The last part of this series (even though this is hardly the end all, be all of floral design) is experience. And experience can be approached in two different ways. There’s the client experience and then there’s the experience level of your wedding professional.
First off, let’s talk client experience. I have found that florist approach the initial client consult in several different ways. If they have a storefront, then a meeting at the shop might be in order. But as it’s becoming increasingly common for boutique designers and independent florist to set up home studios, sometimes it’s a cup of coffee with your local barista that fits the bill or perhaps even a phone consult to make that initial connection. Others may even keep communications strictly through email and other virtual means. There’s not a right or wrong answer to this, it’s really what’s best for you, as the client. Which way to do you like to communicate? Would you rather just email a link to your Pinterest board and then have a florist provide a quote? Do you want to see, feel and touch objects in the flower shop? Or does a lengthy chat over a cuppa joe sound more like your cup of tea (hehe, pun intended!)
Personally, I like to meet all of my clients in person, whenever possible. This goes for both planning and floral design clients because I want to feel your passion. I want to know what the next few months working alongside you are going to be like. I want to see which flowers make your eyes light up and see the glow that spreads across your face as you giddily chat about your fiancé. I want to get a feel for your likes and dislikes and sometimes there are nonverbal communications and clues that I can’t perceive via virtual communications.
Beyond that, I work closely with my clients. I want to know as much as possible about the events surrounding your day and what your wedding hopes and dreams are. Some floral designers (myself included) offer additional services such as delivery, set up, full event design, event management (or day-of coordination) or even full wedding planning services. Other’s stick strictly to the floral basics. So consider your floral needs and whether it would better suit you to have one person providing all these services for you. Or perhaps that’s all a bit too fancy and all you need is a quick quote, some blooms in a vase and you’ll return the rentals and tear down yourself. That’s perfect too, if that’s the experience that you choose.
Then there’s the floral designer’s experience. Some basic questions to ask – how long have they been in the wedding or floral industry? Where else have they worked? What trends have they seen and are they up to date on the types of flowers and style you’re seeking? Who have they studied under or did they go to “flower school”?
When it comes to flowers, for the most part I’m self-taught. That might have scared me when I was a bride talking to a floral designer. But I’ve been in hospitality for over 12 years now with the past 7 being focused specifically on weddings. That means I bring a fair amount of wedding knowledge to the table. I’ve been in business since 2011 and have watched it flourish and grow while definitely making a few mistakes along the way. I soak up knowledge from whatever sources I can and have committed to attending at least one workshop or class-type experience a year because I refuse to give up on education. I’m a lifetime learner, for sure and have been enchanted by beautiful blooms ever since I was a little girl. With each flower order I receive, I make sure there’s at least one new flower variety for me to play with and learn from. For me, learning in this non-traditional way works and I hardly feel inexperienced.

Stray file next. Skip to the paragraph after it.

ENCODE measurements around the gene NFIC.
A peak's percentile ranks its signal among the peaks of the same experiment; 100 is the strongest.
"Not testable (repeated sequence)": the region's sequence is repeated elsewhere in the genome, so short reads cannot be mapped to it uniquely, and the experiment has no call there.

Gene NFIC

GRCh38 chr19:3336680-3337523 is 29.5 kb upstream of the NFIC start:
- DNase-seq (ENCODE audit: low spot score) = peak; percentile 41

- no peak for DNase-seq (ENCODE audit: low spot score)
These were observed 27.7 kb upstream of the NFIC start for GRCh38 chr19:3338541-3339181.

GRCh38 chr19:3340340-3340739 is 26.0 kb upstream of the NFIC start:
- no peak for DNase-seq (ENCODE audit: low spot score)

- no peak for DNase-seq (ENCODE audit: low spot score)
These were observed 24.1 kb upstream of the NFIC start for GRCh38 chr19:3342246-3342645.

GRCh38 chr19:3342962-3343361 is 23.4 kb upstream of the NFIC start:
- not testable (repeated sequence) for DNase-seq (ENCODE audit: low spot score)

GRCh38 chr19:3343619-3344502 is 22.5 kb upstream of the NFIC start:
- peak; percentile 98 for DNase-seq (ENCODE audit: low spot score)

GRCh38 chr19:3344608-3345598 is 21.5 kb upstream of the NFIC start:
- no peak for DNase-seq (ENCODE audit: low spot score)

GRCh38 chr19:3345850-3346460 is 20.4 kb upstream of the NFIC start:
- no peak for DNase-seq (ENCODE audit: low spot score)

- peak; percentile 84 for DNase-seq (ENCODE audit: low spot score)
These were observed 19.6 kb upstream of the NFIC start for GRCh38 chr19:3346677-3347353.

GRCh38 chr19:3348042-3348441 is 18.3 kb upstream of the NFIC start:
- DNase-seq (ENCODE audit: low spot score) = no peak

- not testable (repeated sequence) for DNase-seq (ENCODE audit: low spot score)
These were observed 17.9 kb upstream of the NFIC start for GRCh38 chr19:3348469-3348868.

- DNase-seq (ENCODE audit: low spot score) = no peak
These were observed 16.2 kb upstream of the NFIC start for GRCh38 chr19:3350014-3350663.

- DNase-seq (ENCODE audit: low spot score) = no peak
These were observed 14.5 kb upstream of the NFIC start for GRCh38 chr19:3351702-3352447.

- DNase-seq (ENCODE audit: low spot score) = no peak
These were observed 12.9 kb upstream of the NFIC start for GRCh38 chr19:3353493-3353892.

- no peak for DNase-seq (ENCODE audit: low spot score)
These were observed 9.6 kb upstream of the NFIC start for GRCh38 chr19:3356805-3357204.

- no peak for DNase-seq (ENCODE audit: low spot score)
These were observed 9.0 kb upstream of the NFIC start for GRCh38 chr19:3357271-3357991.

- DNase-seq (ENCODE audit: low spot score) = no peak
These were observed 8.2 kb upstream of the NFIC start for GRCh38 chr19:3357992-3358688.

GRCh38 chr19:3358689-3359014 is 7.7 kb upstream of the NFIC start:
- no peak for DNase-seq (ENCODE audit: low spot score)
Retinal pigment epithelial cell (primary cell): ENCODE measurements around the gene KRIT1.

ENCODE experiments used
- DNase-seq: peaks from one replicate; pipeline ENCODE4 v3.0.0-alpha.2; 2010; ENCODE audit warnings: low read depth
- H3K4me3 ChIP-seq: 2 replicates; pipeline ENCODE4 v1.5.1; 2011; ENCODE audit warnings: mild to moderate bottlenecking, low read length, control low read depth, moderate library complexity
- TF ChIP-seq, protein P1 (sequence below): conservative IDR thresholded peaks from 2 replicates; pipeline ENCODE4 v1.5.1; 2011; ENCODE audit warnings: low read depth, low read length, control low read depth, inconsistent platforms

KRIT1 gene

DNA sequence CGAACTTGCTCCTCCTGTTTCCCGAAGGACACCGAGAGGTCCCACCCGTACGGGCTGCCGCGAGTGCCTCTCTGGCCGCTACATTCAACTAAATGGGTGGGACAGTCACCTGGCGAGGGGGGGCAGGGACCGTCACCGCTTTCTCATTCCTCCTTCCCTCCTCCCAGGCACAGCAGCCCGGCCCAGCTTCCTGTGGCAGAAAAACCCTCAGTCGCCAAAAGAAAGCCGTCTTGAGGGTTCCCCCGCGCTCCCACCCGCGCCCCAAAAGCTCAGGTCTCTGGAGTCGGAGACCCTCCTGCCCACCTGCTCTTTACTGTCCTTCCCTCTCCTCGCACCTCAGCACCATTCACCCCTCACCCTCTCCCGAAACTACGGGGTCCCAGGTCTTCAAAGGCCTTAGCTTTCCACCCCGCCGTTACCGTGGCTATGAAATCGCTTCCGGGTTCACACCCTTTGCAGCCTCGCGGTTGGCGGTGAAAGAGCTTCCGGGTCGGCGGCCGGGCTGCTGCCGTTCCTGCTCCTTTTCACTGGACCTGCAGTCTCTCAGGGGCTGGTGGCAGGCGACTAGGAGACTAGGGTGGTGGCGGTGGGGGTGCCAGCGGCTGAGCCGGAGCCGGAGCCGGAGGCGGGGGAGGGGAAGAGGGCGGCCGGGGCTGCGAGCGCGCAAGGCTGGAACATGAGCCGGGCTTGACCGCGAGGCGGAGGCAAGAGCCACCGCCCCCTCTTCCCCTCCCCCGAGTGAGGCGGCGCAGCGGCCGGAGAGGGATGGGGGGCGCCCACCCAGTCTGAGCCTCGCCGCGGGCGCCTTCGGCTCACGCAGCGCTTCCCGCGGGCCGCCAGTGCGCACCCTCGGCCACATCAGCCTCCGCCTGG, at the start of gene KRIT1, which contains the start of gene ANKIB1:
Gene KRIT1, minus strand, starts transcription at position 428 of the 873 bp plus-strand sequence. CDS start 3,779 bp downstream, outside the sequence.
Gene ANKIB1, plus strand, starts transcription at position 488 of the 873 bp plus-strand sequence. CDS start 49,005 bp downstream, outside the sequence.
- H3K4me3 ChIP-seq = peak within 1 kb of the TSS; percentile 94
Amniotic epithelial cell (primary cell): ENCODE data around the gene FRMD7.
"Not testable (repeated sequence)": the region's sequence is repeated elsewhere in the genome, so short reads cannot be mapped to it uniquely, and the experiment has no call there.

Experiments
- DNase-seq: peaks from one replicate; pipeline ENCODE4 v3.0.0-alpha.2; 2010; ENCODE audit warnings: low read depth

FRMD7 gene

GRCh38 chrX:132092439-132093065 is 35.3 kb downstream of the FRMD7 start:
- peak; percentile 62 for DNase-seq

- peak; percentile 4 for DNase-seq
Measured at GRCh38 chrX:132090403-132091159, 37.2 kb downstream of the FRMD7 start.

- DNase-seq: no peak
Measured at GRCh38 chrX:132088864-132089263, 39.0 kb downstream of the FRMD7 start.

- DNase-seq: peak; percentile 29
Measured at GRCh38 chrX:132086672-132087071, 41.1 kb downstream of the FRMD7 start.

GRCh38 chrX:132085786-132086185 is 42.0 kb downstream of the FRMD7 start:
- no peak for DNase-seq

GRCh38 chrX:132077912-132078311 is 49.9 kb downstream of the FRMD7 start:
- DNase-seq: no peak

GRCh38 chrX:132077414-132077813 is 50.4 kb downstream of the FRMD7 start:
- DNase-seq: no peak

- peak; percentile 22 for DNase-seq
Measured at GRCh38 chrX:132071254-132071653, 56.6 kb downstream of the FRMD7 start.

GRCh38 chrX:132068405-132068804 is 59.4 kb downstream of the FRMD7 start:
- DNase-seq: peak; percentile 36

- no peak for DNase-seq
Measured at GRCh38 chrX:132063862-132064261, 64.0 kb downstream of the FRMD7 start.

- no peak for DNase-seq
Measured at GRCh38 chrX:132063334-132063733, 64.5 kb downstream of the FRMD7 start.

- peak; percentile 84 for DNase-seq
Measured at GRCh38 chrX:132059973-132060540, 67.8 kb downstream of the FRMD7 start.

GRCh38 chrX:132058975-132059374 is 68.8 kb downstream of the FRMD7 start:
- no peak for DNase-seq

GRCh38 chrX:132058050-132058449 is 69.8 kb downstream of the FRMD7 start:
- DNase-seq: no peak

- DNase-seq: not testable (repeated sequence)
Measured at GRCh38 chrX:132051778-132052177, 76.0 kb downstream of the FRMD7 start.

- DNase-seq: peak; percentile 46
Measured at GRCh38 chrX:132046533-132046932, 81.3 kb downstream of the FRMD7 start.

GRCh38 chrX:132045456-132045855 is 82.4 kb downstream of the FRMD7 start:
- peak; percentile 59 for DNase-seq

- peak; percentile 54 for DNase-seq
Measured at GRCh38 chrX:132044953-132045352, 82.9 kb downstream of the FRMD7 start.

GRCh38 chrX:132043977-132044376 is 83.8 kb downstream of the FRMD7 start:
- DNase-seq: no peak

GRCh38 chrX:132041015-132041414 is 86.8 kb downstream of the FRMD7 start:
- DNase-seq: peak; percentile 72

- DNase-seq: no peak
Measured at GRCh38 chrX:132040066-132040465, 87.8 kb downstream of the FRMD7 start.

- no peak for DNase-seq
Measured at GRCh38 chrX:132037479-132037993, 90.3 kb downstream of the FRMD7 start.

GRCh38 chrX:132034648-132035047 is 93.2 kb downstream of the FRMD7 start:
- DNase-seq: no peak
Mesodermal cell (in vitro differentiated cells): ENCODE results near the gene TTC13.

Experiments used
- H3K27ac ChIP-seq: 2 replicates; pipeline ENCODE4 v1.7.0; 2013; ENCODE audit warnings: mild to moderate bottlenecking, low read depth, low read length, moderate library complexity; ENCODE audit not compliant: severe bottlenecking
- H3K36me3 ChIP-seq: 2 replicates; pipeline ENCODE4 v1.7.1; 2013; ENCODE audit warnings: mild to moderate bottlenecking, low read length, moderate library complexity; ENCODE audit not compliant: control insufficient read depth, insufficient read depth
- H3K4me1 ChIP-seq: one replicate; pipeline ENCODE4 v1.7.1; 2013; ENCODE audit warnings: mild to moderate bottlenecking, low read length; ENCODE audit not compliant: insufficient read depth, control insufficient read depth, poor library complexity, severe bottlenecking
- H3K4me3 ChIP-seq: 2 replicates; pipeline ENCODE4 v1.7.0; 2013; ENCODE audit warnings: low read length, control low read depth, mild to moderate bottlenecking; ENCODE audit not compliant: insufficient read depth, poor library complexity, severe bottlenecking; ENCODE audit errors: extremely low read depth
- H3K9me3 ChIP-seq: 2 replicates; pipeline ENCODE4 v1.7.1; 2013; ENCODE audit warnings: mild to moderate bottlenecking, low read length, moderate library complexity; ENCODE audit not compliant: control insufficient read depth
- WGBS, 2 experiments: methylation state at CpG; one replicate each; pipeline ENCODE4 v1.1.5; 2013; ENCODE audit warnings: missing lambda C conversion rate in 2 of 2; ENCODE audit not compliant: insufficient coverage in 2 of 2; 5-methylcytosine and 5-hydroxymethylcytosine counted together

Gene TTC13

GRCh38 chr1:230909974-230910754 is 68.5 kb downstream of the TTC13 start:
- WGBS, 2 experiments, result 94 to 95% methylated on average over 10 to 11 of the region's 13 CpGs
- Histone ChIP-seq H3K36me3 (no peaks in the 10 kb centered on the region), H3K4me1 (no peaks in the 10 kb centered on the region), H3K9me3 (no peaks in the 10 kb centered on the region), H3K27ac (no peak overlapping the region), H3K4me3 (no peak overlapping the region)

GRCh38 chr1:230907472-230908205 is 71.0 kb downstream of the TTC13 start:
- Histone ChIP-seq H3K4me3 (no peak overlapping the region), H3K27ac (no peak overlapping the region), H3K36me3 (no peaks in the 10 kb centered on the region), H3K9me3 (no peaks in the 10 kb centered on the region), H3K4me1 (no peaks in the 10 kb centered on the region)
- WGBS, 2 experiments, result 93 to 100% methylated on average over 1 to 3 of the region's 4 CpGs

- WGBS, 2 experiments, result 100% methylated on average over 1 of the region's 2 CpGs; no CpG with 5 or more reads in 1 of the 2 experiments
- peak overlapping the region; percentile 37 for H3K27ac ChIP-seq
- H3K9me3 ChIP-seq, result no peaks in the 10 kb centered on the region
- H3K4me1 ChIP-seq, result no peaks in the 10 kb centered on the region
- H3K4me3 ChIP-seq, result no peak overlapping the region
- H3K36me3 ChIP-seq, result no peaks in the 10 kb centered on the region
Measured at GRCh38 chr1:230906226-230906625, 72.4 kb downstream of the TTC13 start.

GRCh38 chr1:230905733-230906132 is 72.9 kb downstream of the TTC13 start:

Other designers have a wealth of floral knowledge, but they might not know as much about planning or customer service. Perhaps they have a specialty – be it large scale arrangements, foraged and textural design or the most beautiful bridal bouquets you’ve ever seen. Is their work well rounded? Where are your priorities with their experience? The fact that they can make the most fabulous arbors isn’t going to benefit you if you’re not having one at your ceremony site. Have they been published on every major wedding blog and magazine and hopefully your wedding will be too?
This can also circle back around to pricing. Expect to pay a bit more for someone with oodles of formal training at 20+ years in the floral industry. I’ll call them floral powerhouses or brand name florists. You might save a couple dollars by hiring a newbie or someone lesser known. You may or may not be making a sacrifice, just depending upon who you hire. Sometimes designers are lesser known simply because they do a smaller volume of weddings each year, they choose to keep their businesses small and are very selective about the clients they take on. This may actually improve your client experience, even if it means they don’t have as much floral experience. But on the other side of that coin, a florist who does lot in volume a year might not give you the same amount of personal attention, but they make up for it in pricing. From a business standpoint, they don’t need to charge as much because they take on 5 weddings a weekend whereas someone such as myself will only do one. But that’s why I am able to provide a more personalized experience.
Have you figured out what’s important to you about your floral designer? I really think it all comes down to a gut feeling and finding someone who you feel comfortable and can connect with. Do you have other questions about what to consider? I’d love to hear them and can absolutely expand upon this.0